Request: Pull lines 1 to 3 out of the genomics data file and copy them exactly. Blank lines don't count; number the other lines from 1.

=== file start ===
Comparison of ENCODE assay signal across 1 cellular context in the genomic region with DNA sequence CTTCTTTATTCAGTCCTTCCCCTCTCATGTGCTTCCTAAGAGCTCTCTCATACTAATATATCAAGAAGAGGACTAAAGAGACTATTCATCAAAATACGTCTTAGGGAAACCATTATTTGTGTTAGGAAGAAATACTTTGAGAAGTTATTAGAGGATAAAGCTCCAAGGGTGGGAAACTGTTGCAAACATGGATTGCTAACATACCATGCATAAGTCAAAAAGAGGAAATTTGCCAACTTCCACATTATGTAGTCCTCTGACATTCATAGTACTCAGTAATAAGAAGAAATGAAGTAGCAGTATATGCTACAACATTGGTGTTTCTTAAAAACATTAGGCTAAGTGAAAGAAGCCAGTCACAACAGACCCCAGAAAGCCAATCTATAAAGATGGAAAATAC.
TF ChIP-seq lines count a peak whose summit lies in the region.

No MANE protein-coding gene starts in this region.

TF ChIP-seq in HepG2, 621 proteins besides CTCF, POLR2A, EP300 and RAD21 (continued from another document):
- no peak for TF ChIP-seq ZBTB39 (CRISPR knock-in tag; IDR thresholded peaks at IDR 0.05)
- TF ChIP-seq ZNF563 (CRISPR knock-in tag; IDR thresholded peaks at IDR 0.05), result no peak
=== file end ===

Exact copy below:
Comparison of ENCODE assay signal across 1 cellular context in the genomic region with DNA sequence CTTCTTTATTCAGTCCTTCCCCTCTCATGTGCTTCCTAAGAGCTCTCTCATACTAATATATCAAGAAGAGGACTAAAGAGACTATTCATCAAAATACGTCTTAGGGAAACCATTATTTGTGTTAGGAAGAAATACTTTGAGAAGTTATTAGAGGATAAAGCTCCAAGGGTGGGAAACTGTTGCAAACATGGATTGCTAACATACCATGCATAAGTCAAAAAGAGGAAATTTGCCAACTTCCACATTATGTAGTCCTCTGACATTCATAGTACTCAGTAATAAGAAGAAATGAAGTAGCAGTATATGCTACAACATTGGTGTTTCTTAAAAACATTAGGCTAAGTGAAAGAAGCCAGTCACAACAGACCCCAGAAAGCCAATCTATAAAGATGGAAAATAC.
TF ChIP-seq lines count a peak whose summit lies in the region.

No MANE protein-coding gene starts in this region.